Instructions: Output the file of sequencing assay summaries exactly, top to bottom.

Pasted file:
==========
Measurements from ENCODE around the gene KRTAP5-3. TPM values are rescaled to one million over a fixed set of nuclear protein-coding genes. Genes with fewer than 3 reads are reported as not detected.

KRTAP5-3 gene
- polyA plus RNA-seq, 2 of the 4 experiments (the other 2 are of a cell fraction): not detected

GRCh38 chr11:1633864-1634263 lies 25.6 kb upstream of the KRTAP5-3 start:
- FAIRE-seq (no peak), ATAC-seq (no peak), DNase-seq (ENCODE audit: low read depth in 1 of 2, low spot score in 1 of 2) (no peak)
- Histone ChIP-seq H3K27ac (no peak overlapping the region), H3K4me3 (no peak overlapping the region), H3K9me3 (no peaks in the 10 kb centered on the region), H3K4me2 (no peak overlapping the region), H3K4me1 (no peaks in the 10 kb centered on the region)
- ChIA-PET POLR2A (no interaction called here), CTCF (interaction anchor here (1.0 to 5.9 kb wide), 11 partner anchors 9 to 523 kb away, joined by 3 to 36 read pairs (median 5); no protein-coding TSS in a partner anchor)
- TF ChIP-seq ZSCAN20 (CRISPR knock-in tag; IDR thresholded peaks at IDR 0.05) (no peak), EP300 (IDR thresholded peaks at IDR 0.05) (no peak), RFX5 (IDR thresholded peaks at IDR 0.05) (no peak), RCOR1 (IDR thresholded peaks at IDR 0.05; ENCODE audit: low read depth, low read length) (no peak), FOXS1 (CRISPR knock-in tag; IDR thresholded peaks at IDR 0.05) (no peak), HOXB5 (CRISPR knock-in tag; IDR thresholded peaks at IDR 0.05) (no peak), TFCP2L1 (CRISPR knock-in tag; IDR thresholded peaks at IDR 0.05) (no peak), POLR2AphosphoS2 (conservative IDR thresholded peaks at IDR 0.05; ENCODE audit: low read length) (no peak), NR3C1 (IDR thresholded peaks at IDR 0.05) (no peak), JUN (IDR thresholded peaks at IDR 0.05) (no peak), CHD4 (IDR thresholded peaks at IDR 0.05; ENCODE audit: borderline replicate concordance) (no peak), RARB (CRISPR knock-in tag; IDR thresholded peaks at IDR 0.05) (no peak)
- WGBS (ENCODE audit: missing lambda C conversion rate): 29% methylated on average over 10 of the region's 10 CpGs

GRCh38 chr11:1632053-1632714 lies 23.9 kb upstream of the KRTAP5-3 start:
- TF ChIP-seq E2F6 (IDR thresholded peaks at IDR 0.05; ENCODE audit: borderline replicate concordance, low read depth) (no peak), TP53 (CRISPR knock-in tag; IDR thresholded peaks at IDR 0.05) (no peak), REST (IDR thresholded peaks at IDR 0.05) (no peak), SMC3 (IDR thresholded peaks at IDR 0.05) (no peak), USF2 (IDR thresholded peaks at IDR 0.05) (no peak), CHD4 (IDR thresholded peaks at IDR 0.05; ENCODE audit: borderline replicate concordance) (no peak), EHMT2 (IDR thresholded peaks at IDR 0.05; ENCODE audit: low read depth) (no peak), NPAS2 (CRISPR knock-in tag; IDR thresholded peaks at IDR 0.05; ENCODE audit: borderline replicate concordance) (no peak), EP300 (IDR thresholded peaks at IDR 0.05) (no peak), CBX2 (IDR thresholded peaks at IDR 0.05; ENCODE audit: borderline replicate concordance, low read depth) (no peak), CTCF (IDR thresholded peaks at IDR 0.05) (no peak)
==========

Measurements from ENCODE around the gene KRTAP5-3. TPM values are rescaled to one million over a fixed set of nuclear protein-coding genes. Genes with fewer than 3 reads are reported as not detected.

KRTAP5-3 gene
- polyA plus RNA-seq, 2 of the 4 experiments (the other 2 are of a cell fraction): not detected

GRCh38 chr11:1633864-1634263 lies 25.6 kb upstream of the KRTAP5-3 start:
- FAIRE-seq (no peak), ATAC-seq (no peak), DNase-seq (ENCODE audit: low read depth in 1 of 2, low spot score in 1 of 2) (no peak)
- Histone ChIP-seq H3K27ac (no peak overlapping the region), H3K4me3 (no peak overlapping the region), H3K9me3 (no peaks in the 10 kb centered on the region), H3K4me2 (no peak overlapping the region), H3K4me1 (no peaks in the 10 kb centered on the region)
- ChIA-PET POLR2A (no interaction called here), CTCF (interaction anchor here (1.0 to 5.9 kb wide), 11 partner anchors 9 to 523 kb away, joined by 3 to 36 read pairs (median 5); no protein-coding TSS in a partner anchor)
- TF ChIP-seq ZSCAN20 (CRISPR knock-in tag; IDR thresholded peaks at IDR 0.05) (no peak), EP300 (IDR thresholded peaks at IDR 0.05) (no peak), RFX5 (IDR thresholded peaks at IDR 0.05) (no peak), RCOR1 (IDR thresholded peaks at IDR 0.05; ENCODE audit: low read depth, low read length) (no peak), FOXS1 (CRISPR knock-in tag; IDR thresholded peaks at IDR 0.05) (no peak), HOXB5 (CRISPR knock-in tag; IDR thresholded peaks at IDR 0.05) (no peak), TFCP2L1 (CRISPR knock-in tag; IDR thresholded peaks at IDR 0.05) (no peak), POLR2AphosphoS2 (conservative IDR thresholded peaks at IDR 0.05; ENCODE audit: low read length) (no peak), NR3C1 (IDR thresholded peaks at IDR 0.05) (no peak), JUN (IDR thresholded peaks at IDR 0.05) (no peak), CHD4 (IDR thresholded peaks at IDR 0.05; ENCODE audit: borderline replicate concordance) (no peak), RARB (CRISPR knock-in tag; IDR thresholded peaks at IDR 0.05) (no peak)
- WGBS (ENCODE audit: missing lambda C conversion rate): 29% methylated on average over 10 of the region's 10 CpGs

GRCh38 chr11:1632053-1632714 lies 23.9 kb upstream of the KRTAP5-3 start:
- TF ChIP-seq E2F6 (IDR thresholded peaks at IDR 0.05; ENCODE audit: borderline replicate concordance, low read depth) (no peak), TP53 (CRISPR knock-in tag; IDR thresholded peaks at IDR 0.05) (no peak), REST (IDR thresholded peaks at IDR 0.05) (no peak), SMC3 (IDR thresholded peaks at IDR 0.05) (no peak), USF2 (IDR thresholded peaks at IDR 0.05) (no peak), CHD4 (IDR thresholded peaks at IDR 0.05; ENCODE audit: borderline replicate concordance) (no peak), EHMT2 (IDR thresholded peaks at IDR 0.05; ENCODE audit: low read depth) (no peak), NPAS2 (CRISPR knock-in tag; IDR thresholded peaks at IDR 0.05; ENCODE audit: borderline replicate concordance) (no peak), EP300 (IDR thresholded peaks at IDR 0.05) (no peak), CBX2 (IDR thresholded peaks at IDR 0.05; ENCODE audit: borderline replicate concordance, low read depth) (no peak), CTCF (IDR thresholded peaks at IDR 0.05) (no peak)